A bill to punish recipients of AIG bonuses has passed in the U.S. House of Representatives. "We're going to tax all those executives who received TARP bonus money, ninety percent of what they received," says Wisconsin Congressman Ron Kind , describing the measure as a "clawback provision."
Kind says the angry reactions in Congress are a response to what he calls a "complete moral vacuum" on Wall Street. "They have to have internal control mechanisms in place. They have to start exercising better value judgments on what they're doing with the money, or there's going to be a backlash." There have been some concerns that punishing AIG's "bonus babies" will lead them to quit, when they're needed to help untangle the complicated financial schemes they set in motion. "There are many people on Wall Street who have lost their jobs recently, who are just as capable of doing the job as those receiving the bonuses," says Kind. "I'm not too worried about that."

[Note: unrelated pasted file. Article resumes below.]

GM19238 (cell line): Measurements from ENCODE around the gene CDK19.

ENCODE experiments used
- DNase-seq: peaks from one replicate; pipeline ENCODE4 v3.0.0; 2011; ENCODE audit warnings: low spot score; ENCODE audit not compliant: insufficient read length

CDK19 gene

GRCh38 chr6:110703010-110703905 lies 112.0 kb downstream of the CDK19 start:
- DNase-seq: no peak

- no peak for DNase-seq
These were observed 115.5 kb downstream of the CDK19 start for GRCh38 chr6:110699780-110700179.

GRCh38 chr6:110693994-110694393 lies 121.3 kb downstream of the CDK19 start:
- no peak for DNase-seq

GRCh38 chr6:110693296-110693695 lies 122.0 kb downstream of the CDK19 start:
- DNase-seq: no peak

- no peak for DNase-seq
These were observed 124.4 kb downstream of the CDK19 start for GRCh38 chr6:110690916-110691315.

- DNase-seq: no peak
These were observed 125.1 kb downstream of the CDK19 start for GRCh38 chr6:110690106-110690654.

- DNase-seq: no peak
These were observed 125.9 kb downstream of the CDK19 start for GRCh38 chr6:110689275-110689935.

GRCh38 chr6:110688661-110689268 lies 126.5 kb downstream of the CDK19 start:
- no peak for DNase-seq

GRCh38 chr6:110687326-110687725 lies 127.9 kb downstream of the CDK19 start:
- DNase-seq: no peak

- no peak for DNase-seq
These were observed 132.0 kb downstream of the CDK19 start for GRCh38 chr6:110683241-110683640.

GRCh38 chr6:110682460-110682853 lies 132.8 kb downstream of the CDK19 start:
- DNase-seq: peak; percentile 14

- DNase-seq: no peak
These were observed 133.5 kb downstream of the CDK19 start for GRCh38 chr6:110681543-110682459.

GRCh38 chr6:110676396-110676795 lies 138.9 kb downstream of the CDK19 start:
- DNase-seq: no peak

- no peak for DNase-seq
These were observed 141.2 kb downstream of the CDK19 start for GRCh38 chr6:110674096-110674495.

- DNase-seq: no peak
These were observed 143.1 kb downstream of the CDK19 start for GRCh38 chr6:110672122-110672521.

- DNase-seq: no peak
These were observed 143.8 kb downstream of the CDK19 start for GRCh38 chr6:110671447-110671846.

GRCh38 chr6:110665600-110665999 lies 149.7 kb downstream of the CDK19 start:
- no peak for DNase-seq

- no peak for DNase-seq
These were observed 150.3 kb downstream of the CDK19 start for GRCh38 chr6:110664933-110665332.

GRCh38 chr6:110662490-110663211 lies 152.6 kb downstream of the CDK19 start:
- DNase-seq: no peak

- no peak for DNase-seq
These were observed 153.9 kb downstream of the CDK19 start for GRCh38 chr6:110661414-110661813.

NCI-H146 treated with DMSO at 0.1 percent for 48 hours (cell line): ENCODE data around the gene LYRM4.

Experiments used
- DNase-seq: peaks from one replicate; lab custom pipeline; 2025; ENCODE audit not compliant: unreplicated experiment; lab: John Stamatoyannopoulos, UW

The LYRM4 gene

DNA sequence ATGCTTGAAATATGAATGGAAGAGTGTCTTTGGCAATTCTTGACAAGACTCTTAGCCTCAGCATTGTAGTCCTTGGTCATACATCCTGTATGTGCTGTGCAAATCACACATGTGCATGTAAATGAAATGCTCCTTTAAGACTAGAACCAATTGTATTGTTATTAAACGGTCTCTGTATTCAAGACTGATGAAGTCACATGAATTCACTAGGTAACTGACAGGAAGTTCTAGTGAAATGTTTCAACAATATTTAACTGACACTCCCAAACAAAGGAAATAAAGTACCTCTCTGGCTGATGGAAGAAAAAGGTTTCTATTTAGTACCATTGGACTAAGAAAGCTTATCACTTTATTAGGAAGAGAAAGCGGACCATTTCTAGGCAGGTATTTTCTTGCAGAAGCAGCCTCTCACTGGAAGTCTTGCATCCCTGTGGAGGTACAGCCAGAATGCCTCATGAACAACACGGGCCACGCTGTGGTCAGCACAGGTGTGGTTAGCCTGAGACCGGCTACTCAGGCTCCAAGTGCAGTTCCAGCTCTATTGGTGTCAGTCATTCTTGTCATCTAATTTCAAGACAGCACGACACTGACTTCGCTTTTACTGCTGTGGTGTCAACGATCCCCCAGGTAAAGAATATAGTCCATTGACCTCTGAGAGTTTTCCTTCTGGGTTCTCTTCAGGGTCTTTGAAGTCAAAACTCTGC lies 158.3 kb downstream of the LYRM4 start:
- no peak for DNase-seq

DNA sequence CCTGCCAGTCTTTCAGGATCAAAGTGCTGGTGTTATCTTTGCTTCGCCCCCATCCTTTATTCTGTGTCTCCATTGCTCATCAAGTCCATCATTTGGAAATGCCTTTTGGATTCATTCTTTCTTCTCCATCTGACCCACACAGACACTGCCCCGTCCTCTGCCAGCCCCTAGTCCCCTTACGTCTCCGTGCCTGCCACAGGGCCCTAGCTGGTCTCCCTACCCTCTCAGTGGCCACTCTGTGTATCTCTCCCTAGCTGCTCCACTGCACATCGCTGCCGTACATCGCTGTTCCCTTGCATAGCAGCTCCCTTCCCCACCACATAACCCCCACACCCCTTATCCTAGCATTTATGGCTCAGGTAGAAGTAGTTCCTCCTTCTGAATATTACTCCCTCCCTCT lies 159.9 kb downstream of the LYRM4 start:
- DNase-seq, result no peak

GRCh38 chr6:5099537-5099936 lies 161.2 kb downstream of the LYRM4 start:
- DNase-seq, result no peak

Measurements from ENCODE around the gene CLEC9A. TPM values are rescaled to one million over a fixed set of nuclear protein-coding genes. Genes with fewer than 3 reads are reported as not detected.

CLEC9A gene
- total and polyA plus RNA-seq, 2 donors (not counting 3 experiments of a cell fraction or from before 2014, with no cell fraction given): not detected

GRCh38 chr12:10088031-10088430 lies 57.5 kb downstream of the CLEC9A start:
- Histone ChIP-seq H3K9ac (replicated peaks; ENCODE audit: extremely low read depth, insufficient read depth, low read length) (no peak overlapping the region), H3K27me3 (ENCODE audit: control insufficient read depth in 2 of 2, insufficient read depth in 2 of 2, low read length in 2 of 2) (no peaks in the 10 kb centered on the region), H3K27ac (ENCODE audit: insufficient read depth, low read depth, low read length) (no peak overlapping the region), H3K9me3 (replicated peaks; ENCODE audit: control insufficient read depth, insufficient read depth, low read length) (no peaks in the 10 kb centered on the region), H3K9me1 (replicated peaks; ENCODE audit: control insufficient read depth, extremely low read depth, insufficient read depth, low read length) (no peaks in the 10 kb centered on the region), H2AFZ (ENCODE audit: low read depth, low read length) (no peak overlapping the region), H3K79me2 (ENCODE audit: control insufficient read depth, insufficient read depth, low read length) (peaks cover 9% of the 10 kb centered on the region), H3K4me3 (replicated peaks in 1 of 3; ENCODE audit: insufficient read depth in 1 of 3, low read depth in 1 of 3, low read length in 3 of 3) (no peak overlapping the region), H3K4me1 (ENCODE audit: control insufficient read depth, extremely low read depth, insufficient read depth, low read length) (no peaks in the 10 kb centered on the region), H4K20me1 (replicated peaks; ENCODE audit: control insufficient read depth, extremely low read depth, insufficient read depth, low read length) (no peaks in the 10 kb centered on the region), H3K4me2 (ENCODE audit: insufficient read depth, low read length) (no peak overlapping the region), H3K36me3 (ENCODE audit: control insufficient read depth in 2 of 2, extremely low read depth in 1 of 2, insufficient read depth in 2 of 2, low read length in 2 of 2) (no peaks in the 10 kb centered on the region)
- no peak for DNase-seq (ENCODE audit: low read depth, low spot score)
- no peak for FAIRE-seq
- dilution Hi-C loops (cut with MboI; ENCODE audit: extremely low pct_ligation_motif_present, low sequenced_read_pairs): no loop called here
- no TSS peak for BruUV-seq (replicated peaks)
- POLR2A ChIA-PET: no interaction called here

The bill passed the House on a vote of 328 to 93. The Senate Finance Committee is preparing similar legislation. Wisconsin Republican Jim Sensenbrenner voted against the bill, predicting the clawback would be overturned by the courts.